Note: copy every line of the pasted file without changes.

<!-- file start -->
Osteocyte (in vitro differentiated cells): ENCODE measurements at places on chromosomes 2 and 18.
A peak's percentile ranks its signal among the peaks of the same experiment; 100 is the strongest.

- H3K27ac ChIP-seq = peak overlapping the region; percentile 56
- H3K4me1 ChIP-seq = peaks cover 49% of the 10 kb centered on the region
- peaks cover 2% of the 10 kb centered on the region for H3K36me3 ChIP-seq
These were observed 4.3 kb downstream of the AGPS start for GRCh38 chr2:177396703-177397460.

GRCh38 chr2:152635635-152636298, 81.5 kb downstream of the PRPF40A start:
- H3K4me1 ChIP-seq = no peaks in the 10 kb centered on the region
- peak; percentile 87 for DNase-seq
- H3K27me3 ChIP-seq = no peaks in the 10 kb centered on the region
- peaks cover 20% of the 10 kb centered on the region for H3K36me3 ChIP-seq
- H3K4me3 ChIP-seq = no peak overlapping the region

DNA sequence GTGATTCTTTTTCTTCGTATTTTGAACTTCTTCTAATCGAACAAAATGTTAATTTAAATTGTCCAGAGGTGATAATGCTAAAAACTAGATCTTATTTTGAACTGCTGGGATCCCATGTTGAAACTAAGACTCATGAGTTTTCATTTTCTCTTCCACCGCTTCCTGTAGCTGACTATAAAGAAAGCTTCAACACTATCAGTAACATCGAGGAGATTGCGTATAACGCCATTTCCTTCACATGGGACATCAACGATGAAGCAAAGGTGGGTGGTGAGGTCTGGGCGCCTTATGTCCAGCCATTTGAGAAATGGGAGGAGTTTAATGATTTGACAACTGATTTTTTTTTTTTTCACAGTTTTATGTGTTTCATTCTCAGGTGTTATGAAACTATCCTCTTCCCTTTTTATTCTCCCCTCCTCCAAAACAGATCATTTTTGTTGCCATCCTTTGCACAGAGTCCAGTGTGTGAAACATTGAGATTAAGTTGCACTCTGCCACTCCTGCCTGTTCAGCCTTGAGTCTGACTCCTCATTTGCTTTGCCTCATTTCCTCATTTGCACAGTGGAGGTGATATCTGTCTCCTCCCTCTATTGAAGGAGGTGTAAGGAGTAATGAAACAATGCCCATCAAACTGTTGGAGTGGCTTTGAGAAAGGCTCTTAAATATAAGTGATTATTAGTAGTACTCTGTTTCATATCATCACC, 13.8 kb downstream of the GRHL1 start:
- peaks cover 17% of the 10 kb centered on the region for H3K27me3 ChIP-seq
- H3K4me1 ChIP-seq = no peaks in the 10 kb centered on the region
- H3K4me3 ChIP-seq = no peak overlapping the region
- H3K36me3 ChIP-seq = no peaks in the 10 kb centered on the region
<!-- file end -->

Osteocyte (in vitro differentiated cells): ENCODE measurements at places on chromosomes 2 and 18.
A peak's percentile ranks its signal among the peaks of the same experiment; 100 is the strongest.

- H3K27ac ChIP-seq = peak overlapping the region; percentile 56
- H3K4me1 ChIP-seq = peaks cover 49% of the 10 kb centered on the region
- peaks cover 2% of the 10 kb centered on the region for H3K36me3 ChIP-seq
These were observed 4.3 kb downstream of the AGPS start for GRCh38 chr2:177396703-177397460.

GRCh38 chr2:152635635-152636298, 81.5 kb downstream of the PRPF40A start:
- H3K4me1 ChIP-seq = no peaks in the 10 kb centered on the region
- peak; percentile 87 for DNase-seq
- H3K27me3 ChIP-seq = no peaks in the 10 kb centered on the region
- peaks cover 20% of the 10 kb centered on the region for H3K36me3 ChIP-seq
- H3K4me3 ChIP-seq = no peak overlapping the region

DNA sequence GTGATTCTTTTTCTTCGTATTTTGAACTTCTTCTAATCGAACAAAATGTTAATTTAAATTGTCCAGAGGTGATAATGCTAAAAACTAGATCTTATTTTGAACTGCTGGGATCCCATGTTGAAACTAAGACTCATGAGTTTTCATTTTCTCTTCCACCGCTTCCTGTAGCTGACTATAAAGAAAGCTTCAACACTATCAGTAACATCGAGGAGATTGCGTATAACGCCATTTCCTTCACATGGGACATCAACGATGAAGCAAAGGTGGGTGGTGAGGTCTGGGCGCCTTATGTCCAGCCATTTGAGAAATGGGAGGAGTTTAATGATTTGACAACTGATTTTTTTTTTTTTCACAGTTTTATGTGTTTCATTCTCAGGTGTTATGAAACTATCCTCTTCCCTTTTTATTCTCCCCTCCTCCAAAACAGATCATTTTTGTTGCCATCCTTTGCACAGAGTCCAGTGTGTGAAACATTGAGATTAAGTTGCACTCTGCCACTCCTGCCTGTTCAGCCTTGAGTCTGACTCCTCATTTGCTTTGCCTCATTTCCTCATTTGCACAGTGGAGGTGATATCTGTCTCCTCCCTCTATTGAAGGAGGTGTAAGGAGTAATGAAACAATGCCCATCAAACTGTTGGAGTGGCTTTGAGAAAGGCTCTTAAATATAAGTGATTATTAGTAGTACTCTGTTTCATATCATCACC, 13.8 kb downstream of the GRHL1 start:
- peaks cover 17% of the 10 kb centered on the region for H3K27me3 ChIP-seq
- H3K4me1 ChIP-seq = no peaks in the 10 kb centered on the region
- H3K4me3 ChIP-seq = no peak overlapping the region
- H3K36me3 ChIP-seq = no peaks in the 10 kb centered on the region